I am very glad to be a part of AIOUG Gujarat Chapter. We have very successful event on 10-Feb-2018.

Followings are some glimpses of this event.

Thanks to @aioug @aioug.Gujarat @AiougGujarat @AIOUG @sai_penumuru @pasalapudi

Group Photo in Event



Me Giving Tuning Session in Event


Hajul Jobanputra with SQL Health Check Session.


Hitesh Gondaliya in SQL Tuning Session

Saumil giving lightning talk in event


Thanks & Regards,
Chandan Tanwani
Oracle Performance Tuning Certified Expert

Friday, January 12, 2018

Tuning Redo Log Buffer



Tuning Redo Log Buffer

Before Tuning Log Buffer, let’s understand few basic things, I have firm this in Question and Answer form.

What are Log Buffer and what type of information resides in Log buffer?

Log buffer is memory area in SGA. The log buffer in the SGA is internally divided into blocks of the log block size. The size of log buffer is specified by the log_buffer init parameter.

Log buffer contains Redo entries. Redo entry is made up group of change vector. For example if you change salary in employee table, redo entry contains old and new entry of particular change vector. 

What if the log buffer is too small?

If the log buffer is too small, then log buffer space waits will be seen during high redo generation. And LGWR may not begin to write redo entries to redo log file until it reaches the threshold. This may cause serious performance problem.
Ideally, the log buffer should be large enough to accommodate high redo generation.


What are the conditions where the log buffer is flushed?
  • A session issues a commit or a rollback command.
  • The log buffer becomes 1/3 full.
  • A timeout (every 3 seconds) occurs.
  • A checkpoint occurs.
How Oracle allocates space in the Redo Log Buffer?
  • The session will acquire the redo allocation latch.
  • The session will allocate the memory it needs from the redo log buffer for the copy of the redo.
  • The redo allocation latch is released and a redo copy latch is acquired, if available. If there is not a redo copy latch available, then the redo allocation latch is held until the end of the operation.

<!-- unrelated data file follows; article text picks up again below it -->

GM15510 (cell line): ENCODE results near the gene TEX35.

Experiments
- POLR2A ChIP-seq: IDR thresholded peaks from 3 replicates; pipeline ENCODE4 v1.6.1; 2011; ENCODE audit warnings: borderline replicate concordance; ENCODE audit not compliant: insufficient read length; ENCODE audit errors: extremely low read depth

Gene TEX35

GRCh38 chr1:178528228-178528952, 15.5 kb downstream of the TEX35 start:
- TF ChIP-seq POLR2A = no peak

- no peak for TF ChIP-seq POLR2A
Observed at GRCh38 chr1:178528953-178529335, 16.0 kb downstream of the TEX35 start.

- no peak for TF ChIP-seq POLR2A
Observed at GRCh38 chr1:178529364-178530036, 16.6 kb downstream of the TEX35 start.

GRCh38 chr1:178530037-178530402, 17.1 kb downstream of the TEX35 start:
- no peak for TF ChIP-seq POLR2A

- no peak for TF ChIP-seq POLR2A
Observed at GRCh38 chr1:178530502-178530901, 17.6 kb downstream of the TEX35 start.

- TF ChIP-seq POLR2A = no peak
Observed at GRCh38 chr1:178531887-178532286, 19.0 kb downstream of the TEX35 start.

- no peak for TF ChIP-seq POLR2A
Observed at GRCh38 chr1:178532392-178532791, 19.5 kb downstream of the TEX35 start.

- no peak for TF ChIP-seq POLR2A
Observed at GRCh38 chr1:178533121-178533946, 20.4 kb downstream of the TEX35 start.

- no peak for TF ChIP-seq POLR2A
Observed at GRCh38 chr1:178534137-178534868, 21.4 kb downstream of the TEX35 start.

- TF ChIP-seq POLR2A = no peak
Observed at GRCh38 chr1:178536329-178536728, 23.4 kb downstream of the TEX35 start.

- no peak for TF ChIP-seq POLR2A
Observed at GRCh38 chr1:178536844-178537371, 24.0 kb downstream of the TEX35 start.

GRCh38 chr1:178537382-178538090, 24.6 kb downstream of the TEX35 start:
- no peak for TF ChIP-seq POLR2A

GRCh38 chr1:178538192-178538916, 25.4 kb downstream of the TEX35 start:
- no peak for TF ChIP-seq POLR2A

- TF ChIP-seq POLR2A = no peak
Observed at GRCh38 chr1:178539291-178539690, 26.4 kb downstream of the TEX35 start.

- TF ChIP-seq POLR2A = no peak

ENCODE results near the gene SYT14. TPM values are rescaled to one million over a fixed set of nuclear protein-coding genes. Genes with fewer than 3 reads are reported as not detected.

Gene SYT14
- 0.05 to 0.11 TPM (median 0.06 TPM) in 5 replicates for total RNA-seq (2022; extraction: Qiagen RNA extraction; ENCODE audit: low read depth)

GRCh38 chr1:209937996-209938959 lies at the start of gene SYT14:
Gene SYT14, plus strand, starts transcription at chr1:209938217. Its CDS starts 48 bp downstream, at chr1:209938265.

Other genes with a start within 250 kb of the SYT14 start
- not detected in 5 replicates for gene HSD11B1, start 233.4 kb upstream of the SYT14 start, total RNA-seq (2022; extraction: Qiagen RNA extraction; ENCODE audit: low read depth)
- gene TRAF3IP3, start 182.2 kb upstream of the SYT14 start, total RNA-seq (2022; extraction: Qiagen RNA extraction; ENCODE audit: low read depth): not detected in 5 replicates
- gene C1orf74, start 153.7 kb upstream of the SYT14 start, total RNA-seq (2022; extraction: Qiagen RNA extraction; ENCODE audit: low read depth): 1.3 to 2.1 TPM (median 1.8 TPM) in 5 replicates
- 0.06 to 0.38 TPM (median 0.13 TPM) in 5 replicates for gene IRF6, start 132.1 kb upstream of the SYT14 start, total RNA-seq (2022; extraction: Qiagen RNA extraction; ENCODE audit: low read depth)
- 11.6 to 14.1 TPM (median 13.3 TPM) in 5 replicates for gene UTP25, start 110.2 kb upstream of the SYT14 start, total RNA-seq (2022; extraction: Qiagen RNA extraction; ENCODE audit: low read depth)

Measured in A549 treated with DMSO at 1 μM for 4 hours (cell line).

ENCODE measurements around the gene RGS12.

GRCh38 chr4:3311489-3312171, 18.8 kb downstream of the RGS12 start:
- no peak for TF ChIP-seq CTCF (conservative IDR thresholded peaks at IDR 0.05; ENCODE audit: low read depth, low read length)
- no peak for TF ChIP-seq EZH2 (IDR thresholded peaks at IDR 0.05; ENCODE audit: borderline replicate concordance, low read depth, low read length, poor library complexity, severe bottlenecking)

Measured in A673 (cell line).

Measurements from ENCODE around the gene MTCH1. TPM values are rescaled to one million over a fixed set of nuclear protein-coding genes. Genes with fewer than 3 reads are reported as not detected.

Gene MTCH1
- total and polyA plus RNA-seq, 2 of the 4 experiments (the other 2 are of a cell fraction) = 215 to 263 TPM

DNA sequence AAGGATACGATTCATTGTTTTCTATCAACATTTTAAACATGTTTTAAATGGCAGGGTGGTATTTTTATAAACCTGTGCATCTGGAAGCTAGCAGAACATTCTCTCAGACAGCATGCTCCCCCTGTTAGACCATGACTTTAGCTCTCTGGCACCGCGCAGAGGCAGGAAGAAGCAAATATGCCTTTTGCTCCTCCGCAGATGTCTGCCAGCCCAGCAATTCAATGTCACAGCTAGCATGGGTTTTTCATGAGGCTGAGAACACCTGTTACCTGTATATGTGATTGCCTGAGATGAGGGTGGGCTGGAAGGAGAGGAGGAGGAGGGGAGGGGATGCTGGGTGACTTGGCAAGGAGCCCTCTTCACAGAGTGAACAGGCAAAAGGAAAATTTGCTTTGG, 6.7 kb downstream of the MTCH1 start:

• The redo is copied to the redo log buffer.
  • The redo copy latch is released.

How oracle calculate Log buffer size?
The LOG_BUFFER size will be set by default, by Oracle internal algorithm.



DB Version
Default Value
Calculation
9i & 10gR2
512 KB or 128 KB * CPU_COUNT, whichever is greater
Default is 512 KB or 128 KB * CPU_COUNT
11gR2 and 12c onwards
5 MB to 32 MB, depending on the size of the SGA, CPU count, and whether the operating system is 32-bit or 64-bit
If ("log_buffer" is NOT defined by the user)
  log_buffer = max(2M, 128K * ncpus) * max(2, ncpus/16);
  The default min log buffer size = 4M;
Else
  log_buffer = max(user-specified value, 2M);


In both the cases value will be rounded, based on the SGA granule size. Also with high cpu_count, the calculated value becomes large and it is advisable to manually set log_buffer to the desired value instead of using the defaults.
In such cases the log_buffer can be calculated to be a much larger value than 36MB.

Redo log Latches (Redo wait events)
 
When a change to a data block needs to be done, it requires to create a redo record in the redolog buffer executing the following steps:



'- Generated a higher SCN
'- Locate space to write the redo record. If there is no space available then the LGWR must write to disk or issue a log switch.
'- Allocate space in redo log buffer.
'- Write/Copy the redo record in log buffer and link it to the appropriate structures for recovery purposes.

The database has three main wait events for Redo Or we can say redo latches to handle above process:

latch: redo copy (Redo Copy latch)

The redo copy latch is acquired all the time of above process.
In 9i, 10g & 11g, init.ora LOG_SIMULTANEOUS_COPIES determines the number of redo copy latches. This latch released when a log switch happen to release free space and re-acquired once the log switch ends.
In 12c, LOG_SIMULTANEOUS_COPIES parameter comes under, underscore parameter i.e. _LOG_SIMULTANEOUS_COPIES